Roads can be dangerous places, particularly for pedestrians and animals who don’t have the protection of a vehicle and seat belt. As a runner who often runs on roads, and who has a rather overactive imagination when it comes to thinking of all the things that could go wrong, I have thought quite a bit about the dangers of running on the road.
While I don’t prefer to run on the road, I do run on the road sometimes because it’s the most convenient option available to me. When I’m pressed for time, I can get the most benefit out of limited time by running on roads.
The road I live on is only about a third of a mile long (about half of a kilometer) and there are only 8 houses on the road. So it’s quite safe to run on. There’s an uncrowded subdivision about a half mile (about .8 kilometers) away that is perfect for running as well: it has about 4 miles (about 6 kilometers) of wide roads with little traffic and many quiet cul-de-sacs. So when I do run on roads I usually start on my road and then head over to this quiet subdivision. The only trouble is that the half mile between my road and that subdivision is a narrow and windy stretch of road with a 50 mile-per-hour speed limit and regular (though not heavy) traffic. The only way to get from my quiet road to the nearby quiet subdivision is to run a half mile down a fairly dangerous stretch of the road, first going towards the nearby subdivision and then second while coming home.
Fear of the danger of running on that road stopped me from making the trip for nearly a year after we moved to our current house. However, about this time last year I made the run for the first time, and by following four rules I’ve been able to run that stretch of road nearly 200 times in the past year without incident. Here are my rules for safely running on this sketchy stretch of road.
I Run Facing Traffic
When I run on a busy road, I always run on the very edge of the left lane. This means that when a car approaches me in the same lane, I can see it coming and react accordingly. If I were to run on the edge of the right lane I wouldn’t have the same visibility and wouldn’t be able to react to the actions taken by the driver of any oncoming traffic.
I Never Wear Headphones
I’m not someone who prefers to listen to music while running, but even if I did I would never put in headphones while running on a stretch of dangerous roadway. Road noise the first sign you receive that a car is headed your way and wearing headphones mean you lose this signal. Not worth it.
I Get Off the Road Every Time a Car Goes By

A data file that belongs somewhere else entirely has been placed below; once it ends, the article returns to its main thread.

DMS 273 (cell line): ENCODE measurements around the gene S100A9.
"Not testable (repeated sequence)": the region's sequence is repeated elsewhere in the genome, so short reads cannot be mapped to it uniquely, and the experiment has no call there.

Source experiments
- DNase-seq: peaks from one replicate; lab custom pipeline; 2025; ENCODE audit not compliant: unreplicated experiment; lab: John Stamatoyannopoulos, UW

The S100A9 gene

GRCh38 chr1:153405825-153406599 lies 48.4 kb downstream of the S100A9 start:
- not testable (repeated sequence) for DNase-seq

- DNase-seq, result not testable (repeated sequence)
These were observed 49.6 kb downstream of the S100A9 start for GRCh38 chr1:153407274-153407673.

Some drivers get over to give me plenty of space when they pass by. Others don’t. Since I can’t predict which drivers may get over and which drivers may not, I always assume a driver is not going to give me any space – actually, I take things a step further and assume that there will be cars going both in both directions at the same time or that the driver of the oncoming car will be looking at their phone and not give me an inch of space.
Based on the assumption that every oncoming car might hit me, I get off the road every single time a car goes be. If there’s enough space, I keep running in the grass down the side of the road. However, if the shoulder is too narrow of the grass is too tall I just stop and get as far off the road as I can, which often means standing in a ditch. Better to add 15 seconds to my run time standing in a ditch by the side of the road than to get hit by a car.
If It’s Dark, I Wear a Light
I don’t prefer to run in the dark, but at certain times of the year it can’t be helped. If it’s dark, I wear a headlamp or a chest-mounted light and keep it pointed towards oncoming traffic. I do this even if it’s not dark enough that I need the light. When running on a road, the light isn’t for me. It’s for oncoming traffic. This helps ensure that traffic headed my way can see me, even if it’s dark and even if the driver isn’t paying as much attention as the should be.
Stay Safe, and Keep Running
The featured image from this post is a screenshot from a local Facebook group I’m in. It caught my eye because the first comment is about someone running on the very road I’ve been talking about in this post. I don’t think I’m the runner referenced in that comment – I have a neighbor who runs on the same road and who doesn’t follow all the rules I do, and I’m pretty sure the commenter is thinking of them. However, this post is what made me think about these rules and reminded me that these rules are important and keep me safe.